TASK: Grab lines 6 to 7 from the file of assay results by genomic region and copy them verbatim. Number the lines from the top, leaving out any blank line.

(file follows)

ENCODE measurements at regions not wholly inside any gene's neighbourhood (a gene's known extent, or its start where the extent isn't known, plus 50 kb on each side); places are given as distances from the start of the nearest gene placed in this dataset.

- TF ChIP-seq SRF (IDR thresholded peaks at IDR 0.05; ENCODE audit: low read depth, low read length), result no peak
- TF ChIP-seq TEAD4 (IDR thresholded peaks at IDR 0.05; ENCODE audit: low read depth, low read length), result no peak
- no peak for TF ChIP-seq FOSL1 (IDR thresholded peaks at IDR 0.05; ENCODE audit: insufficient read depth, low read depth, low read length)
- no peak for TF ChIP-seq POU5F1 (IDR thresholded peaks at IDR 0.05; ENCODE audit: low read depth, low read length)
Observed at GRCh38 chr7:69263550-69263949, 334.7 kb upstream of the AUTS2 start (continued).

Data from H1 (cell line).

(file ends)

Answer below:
Observed at GRCh38 chr7:69263550-69263949, 334.7 kb upstream of the AUTS2 start (continued).

Data from H1 (cell line).